By Lee Habeeb | The kind of TV show millions of Americans have been praying for…
In one great episode, third son Jase gets a fine from the homeowners’ association in his fancy suburban subdivision for burning leaves and keeping chickens in his yard. Upset that the neighbors are infringing on his rights, he attends the very next HOA meeting to give them a piece of his mind, only to learn that he was in clear violation of the contract he’d signed when he purchased his toney home. The joke was on him. And his family.
In another classic episode, second son Willie — CEO of Duck Commander — gets out of an obligation to attend career day at school by shirking it off on his father, Phil, and his crazy Uncle Si. Phil’s idea of career advice is to show a group of horrified grade-schoolers how to skin a duck. Uncle Si scares the kids to death with his stories from Vietnam. It was hilarious.
The show has been funny from day one, but it took time to find an audience. When it debuted in 2010, it drew only 1.81 million viewers. When it began its second season in October 2011, it drew 3.94 million. The third season averaged 8.4 million viewers, more than double the number in season two. Not only is the show old-fashioned, but it grew the old-fashioned way as well. Not by fancy marketing or by sensational plot lines, but by word of mouth. By customer referral.
Another thing that separates this family reality show from so many others is the fact that the Robertsons are a group of people most Americans wouldn’t mind hanging out with. Like many country folks, they really know how to have fun. And without the aid of gadgets, movies, or other commercially made entertainment. The Robertsons manufacture their own entertainment.
Can you imagine spending a long weekend in the country with the Kardashians?
Or an hour with the real housewives of Atlanta, New York City, New Jersey, Orange County, Miami, or Beverly Hills?
And there is one last aspect to Duck Dynasty that has made it such a big hit: It shows Christian men and women living ordinary lives that are informed by their faith — informed by their commitment to God, and each other. These are not the dour, joyless Christians you so often see on the screen, and too often run into in life. They don’t go around quoting Scripture or heaping judgment on others; they’re too busy having fun and living good lives.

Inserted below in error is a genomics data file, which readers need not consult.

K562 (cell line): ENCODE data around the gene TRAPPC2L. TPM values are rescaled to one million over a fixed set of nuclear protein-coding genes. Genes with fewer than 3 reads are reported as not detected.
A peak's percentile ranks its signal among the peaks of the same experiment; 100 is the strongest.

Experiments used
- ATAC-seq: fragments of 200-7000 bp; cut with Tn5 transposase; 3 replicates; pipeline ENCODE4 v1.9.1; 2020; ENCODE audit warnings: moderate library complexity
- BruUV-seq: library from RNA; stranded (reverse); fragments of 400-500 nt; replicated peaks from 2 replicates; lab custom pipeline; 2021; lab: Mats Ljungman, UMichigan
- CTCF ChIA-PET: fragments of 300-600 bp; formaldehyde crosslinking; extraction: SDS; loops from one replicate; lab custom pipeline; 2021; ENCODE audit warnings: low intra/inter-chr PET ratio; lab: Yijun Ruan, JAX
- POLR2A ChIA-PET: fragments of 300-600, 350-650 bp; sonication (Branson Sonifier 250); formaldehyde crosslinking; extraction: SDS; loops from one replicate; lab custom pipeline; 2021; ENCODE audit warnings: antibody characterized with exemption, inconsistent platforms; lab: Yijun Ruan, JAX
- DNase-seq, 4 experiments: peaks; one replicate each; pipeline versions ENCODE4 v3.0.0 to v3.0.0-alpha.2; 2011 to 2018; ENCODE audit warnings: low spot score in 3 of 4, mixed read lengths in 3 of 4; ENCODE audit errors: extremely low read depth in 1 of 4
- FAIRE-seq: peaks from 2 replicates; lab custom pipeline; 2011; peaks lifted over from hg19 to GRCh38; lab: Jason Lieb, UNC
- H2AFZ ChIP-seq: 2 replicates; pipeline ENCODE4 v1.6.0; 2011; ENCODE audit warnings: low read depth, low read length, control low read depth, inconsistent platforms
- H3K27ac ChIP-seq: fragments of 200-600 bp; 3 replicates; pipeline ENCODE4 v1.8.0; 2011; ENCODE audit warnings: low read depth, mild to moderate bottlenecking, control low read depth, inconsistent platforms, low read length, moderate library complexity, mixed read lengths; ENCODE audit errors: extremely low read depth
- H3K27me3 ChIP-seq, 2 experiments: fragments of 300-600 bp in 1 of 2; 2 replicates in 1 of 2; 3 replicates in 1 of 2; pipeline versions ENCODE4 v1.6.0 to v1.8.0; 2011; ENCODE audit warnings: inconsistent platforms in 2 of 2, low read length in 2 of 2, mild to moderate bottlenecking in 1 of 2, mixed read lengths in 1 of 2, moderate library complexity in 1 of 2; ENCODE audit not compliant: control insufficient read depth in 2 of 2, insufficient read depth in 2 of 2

At the end of last Wednesday’s show, the clan pulled off a beautiful surprise wedding for Phil and his lovely bride, Miss Kay. They were celebrating their 49th anniversary. It was an informal scene, near a creek on the family property.
Phil and Kay’s oldest son, the pastor — who happens to be beardless, earning him the title of black sheep of the family — had this to say to the clan just moments before his parents renewed their vows: “We’ve hauled a lot of fish up this bank, we’ve played baseball under these trees, Si shot a few squirrels out of them as well, we all got baptized in the creek back here behind me, and now here we are, almost 50 years after you two got together, having the wedding you never had, with four generations of Robertsons looking on. I’d say this is the perfect spot.”
When was the last time you saw a scene like that on TV? With words like that from a pastor to his extended family?
Then came the exchange of vows, words no TV writer could have come up with. They were direct and simple and beautiful. First up was Miss Kay, who told her husband this: “From the time I was 14 years old, I loved you. We’ve been through some good times and some hard times. I loved you when we were poor and you were not so nice. Now, you are really nice. And kind. And all I can say about that is, and I’m not going anywhere. I will love you forever.”
Jep, the youngest of their boys, started to cry. He was instantly heckled by his brothers. “Keep it together,” Jase taunted him, the women laughing. And crying.
Then Phil took his turn: “Let’s see, Miss Kay, we’ve been running together since we were teenagers. The old blue Chevrolet, Si in the back. You have cooked me many a good meal. From your loins came four healthy, godly men. You are my best friend and I love you dearly, and I’m going to be with you for the long haul, till they put me in the ground. Good?”
“Perfect,” Miss Kay replied. Perfect indeed.
Alan, the beardless pastor brother, then closed things out with a prayer: “Father, we thank you for this night, and we thank you for the blessing of being in this place. Thank you for Mom and Dad and their commitment to one another, and all the years they’ve served you. Father, we pray for continued blessings on our family. Amen.”
It is a prayer millions of Americans understand.
For millions upon millions of TV viewers, Duck Dynasty is the kind of funny, smart, wholesome, all-American programming we’ve been praying for.
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